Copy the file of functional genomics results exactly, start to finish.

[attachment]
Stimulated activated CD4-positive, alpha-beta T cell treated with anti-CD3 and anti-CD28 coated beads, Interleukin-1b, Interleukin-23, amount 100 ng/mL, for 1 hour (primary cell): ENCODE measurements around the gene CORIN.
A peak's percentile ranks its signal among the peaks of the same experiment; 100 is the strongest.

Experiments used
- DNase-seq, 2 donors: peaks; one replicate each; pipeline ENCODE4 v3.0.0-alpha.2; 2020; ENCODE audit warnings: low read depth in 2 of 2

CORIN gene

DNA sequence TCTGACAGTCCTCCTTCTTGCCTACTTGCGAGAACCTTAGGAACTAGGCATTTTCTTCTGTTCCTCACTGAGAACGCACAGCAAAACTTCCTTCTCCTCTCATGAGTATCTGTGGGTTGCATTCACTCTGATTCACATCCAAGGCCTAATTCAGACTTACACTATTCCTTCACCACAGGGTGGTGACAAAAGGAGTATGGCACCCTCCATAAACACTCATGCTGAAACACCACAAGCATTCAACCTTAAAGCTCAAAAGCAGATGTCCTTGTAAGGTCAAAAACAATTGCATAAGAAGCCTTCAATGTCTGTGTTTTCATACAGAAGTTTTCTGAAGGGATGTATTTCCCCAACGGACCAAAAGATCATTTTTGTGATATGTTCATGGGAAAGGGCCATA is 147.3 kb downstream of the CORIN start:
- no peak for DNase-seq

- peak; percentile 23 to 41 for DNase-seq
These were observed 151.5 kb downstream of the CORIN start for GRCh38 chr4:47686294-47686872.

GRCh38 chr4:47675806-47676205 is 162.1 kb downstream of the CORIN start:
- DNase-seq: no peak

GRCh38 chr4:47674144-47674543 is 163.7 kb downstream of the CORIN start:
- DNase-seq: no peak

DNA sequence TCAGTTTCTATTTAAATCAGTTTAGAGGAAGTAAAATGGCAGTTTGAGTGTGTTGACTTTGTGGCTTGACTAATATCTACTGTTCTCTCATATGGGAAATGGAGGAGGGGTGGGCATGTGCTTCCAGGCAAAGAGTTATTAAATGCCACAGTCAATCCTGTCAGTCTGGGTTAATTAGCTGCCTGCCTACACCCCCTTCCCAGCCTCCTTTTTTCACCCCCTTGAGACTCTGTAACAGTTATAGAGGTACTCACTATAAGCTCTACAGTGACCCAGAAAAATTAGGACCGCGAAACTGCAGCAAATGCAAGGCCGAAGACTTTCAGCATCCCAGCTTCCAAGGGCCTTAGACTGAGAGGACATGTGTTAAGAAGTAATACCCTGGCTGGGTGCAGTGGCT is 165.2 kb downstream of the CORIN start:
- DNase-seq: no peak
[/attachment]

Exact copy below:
Stimulated activated CD4-positive, alpha-beta T cell treated with anti-CD3 and anti-CD28 coated beads, Interleukin-1b, Interleukin-23, amount 100 ng/mL, for 1 hour (primary cell): ENCODE measurements around the gene CORIN.
A peak's percentile ranks its signal among the peaks of the same experiment; 100 is the strongest.

Experiments used
- DNase-seq, 2 donors: peaks; one replicate each; pipeline ENCODE4 v3.0.0-alpha.2; 2020; ENCODE audit warnings: low read depth in 2 of 2

CORIN gene

DNA sequence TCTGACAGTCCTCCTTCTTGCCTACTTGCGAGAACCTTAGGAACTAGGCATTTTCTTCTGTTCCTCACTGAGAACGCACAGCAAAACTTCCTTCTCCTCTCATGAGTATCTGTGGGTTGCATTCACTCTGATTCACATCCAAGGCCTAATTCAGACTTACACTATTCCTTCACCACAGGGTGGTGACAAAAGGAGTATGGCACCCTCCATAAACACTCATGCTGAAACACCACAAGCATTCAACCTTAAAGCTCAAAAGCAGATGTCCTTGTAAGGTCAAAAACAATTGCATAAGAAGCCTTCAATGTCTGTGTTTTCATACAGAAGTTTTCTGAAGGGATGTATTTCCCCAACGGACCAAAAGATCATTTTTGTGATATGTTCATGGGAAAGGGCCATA is 147.3 kb downstream of the CORIN start:
- no peak for DNase-seq

- peak; percentile 23 to 41 for DNase-seq
These were observed 151.5 kb downstream of the CORIN start for GRCh38 chr4:47686294-47686872.

GRCh38 chr4:47675806-47676205 is 162.1 kb downstream of the CORIN start:
- DNase-seq: no peak

GRCh38 chr4:47674144-47674543 is 163.7 kb downstream of the CORIN start:
- DNase-seq: no peak

DNA sequence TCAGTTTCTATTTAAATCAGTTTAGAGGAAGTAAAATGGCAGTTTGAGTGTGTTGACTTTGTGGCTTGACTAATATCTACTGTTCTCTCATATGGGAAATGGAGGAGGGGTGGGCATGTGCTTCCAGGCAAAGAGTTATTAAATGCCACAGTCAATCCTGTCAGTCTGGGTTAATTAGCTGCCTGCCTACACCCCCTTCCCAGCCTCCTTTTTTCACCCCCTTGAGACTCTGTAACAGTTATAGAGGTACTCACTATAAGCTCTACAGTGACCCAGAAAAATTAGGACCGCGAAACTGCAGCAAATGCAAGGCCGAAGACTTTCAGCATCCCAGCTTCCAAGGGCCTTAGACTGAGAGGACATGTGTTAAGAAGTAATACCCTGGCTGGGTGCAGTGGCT is 165.2 kb downstream of the CORIN start:
- DNase-seq: no peak